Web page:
E Fed Weakness, Future Insatiable Bond Demand With Short Supply

The Federal Reserve and many central bankers are sincere about saving America from negative interest rates caused by derivatives markets' demand for long bonds. But the Fed could not save us from the housing bubble of the last decade and won't likely save us from negative interest rates and a powerful push towards the cashless society.

Supply and demand are key to understanding the long bond market. And that supply and demand may result in profound changes in our economic system, not for the better.

Long bond markets are likely rarely manipulated, as stocks are when corporate buybacks reduce supply of stocks available. There has been an accusation made that banks are trying to push yield up and price down, because they want the best deal for their insatiable appetite for bonds.  Manipulation of auctions to raise yield seems counter intuitive. You would think that all those warnings of yields rising would make banks want to avoid doing illegal things to make them rise, if they are going to rise anyway.

I believe that the banks know otherwise, that the yields are headed downward, and that the price of bonds they want to buy will go inevitably higher. That is why, if the allegations are true, that banks seek to push prices for bonds down.

While I am not permitted to link to it, Blackrock has a study out which was not to be used by the retail investor, but only by institutions. I don't plan on using it, but clearly the demand for bonds in that study far exceed the supply through 2016. Blackrock estimates that in 2017, that would change, but it is only an estimate, and it is only for the regulated asset owners who often times are forced by their rules to keep buying.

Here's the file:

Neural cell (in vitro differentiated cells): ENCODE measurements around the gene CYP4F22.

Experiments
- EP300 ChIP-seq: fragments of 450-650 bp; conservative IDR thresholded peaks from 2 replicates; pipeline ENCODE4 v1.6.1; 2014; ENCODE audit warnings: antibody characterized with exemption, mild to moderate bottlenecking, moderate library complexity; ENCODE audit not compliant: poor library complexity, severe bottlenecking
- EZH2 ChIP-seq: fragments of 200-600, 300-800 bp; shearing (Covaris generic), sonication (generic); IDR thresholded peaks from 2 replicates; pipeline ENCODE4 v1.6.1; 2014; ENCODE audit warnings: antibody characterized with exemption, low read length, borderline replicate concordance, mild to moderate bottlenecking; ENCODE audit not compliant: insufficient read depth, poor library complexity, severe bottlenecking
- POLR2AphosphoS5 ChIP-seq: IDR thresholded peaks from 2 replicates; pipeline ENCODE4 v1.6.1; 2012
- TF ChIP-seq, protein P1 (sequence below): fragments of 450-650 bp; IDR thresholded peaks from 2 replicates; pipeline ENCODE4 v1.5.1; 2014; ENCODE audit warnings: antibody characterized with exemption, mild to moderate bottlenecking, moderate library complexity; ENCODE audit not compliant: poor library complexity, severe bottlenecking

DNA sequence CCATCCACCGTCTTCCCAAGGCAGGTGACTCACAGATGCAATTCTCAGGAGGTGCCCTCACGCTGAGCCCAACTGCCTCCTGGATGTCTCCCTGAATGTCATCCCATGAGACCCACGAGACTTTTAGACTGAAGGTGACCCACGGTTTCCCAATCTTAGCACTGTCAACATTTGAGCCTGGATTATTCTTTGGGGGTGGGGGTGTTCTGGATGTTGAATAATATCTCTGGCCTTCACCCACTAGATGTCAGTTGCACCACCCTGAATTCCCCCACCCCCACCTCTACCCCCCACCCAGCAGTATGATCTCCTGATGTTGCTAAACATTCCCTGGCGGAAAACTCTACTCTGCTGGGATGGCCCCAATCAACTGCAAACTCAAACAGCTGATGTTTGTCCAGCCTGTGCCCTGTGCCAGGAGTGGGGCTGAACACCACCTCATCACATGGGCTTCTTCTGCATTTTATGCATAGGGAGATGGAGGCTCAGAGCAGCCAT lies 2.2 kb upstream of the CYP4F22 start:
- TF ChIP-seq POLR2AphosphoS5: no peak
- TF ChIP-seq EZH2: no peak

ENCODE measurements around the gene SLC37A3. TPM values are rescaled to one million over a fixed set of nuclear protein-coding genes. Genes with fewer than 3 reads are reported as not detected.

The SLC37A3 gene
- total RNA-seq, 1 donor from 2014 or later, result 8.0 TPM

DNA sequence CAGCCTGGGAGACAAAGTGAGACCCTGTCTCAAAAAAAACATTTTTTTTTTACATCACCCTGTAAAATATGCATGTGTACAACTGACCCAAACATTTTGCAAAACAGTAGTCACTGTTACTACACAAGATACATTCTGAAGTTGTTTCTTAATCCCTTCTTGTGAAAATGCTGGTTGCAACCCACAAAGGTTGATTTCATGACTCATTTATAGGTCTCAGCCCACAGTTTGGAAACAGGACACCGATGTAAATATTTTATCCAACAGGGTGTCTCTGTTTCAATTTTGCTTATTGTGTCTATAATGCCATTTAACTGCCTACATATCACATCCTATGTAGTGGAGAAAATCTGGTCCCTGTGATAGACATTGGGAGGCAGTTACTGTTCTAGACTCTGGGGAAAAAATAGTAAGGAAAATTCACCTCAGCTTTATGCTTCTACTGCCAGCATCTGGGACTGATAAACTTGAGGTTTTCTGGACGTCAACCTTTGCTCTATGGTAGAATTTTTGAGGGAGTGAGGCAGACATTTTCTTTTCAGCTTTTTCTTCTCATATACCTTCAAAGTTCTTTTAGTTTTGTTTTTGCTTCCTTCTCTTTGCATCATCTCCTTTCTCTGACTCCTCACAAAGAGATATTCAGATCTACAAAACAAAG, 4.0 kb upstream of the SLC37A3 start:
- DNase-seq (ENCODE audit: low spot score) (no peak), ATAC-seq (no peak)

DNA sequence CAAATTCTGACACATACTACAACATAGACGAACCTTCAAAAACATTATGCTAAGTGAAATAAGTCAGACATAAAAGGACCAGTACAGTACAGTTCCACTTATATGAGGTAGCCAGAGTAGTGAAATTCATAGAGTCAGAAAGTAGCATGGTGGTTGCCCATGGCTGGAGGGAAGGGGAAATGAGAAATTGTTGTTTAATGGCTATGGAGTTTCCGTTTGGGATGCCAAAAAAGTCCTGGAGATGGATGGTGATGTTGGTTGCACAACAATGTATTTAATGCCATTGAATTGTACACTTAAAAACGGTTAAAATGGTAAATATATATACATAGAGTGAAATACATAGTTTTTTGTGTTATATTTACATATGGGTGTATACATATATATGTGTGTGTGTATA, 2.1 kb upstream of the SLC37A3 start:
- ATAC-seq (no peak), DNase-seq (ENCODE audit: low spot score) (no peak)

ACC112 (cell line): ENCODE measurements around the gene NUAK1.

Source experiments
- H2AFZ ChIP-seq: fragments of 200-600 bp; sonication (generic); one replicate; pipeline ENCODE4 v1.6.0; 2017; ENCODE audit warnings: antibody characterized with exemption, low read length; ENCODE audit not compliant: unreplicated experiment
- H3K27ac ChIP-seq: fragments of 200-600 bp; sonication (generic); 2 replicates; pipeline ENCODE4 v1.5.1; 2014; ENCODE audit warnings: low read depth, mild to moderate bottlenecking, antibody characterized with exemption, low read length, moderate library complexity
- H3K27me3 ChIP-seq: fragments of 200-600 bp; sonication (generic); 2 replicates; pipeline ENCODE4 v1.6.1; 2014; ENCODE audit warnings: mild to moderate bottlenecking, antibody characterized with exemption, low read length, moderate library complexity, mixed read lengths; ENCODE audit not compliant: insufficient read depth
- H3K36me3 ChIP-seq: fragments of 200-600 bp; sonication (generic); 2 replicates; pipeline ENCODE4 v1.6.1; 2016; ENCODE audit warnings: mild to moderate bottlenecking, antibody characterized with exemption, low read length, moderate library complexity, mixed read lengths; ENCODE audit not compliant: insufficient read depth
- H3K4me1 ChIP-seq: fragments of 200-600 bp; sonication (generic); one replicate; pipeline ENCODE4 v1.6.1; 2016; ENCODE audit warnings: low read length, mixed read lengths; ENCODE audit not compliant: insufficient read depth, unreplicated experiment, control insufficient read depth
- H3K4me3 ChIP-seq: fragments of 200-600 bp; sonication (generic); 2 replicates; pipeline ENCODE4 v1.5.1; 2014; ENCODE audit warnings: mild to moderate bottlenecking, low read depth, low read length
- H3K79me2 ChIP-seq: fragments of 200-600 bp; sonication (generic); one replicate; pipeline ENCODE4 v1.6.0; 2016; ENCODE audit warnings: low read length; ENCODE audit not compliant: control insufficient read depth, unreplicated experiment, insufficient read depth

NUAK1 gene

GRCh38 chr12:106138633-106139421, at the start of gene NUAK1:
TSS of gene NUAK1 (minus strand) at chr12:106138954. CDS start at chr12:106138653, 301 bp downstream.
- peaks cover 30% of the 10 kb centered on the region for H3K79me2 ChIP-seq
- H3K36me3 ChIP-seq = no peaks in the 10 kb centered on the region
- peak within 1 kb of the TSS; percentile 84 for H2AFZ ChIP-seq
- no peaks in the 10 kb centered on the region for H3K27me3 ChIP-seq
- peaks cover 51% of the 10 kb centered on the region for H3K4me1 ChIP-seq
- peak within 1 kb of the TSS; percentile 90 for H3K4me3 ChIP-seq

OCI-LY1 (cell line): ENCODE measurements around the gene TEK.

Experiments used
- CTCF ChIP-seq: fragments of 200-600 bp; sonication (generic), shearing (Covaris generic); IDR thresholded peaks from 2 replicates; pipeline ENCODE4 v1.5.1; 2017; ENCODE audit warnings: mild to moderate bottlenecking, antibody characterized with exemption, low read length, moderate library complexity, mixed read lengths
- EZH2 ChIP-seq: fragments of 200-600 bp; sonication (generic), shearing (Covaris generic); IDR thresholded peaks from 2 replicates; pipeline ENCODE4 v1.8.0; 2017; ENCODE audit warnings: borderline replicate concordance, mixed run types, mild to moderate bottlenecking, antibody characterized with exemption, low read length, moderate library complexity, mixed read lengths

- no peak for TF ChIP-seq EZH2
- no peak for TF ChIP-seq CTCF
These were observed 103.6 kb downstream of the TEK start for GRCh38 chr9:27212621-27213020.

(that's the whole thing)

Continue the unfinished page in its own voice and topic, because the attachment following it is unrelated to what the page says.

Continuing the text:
In the section of the Blackrock pdf. report, titled After Liftoff, by Peter Fisher, there is a chart that shows demand from regulated asset owners to be 5 trillion dollars and supply to be 5.8 trillion dollars for 2017. So, for regulated asset owners there will be a .8 trillion dollar oversupply as an estimate only from Blackrock. Previous to that there is a huge under supply.

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Disclosure: I am not an investment counselor nor am I an attorney so my views are not to be considered investment advice.

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Comments

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Scott Matusow 1 year ago Contributor's comment

This could explain those Jade Helm exercises because we can be certain to expect civil unrest if fed tries to go cashless. There is nothing I would put past crony academic ivory tower elites.

Gary Anderson 1 year ago Author's comment

I certainly hope it does not go that far, but they appear serious with the endless articles pumping the cashless society. No man can count the articles that have been written touting it! It is troubling to contemplate.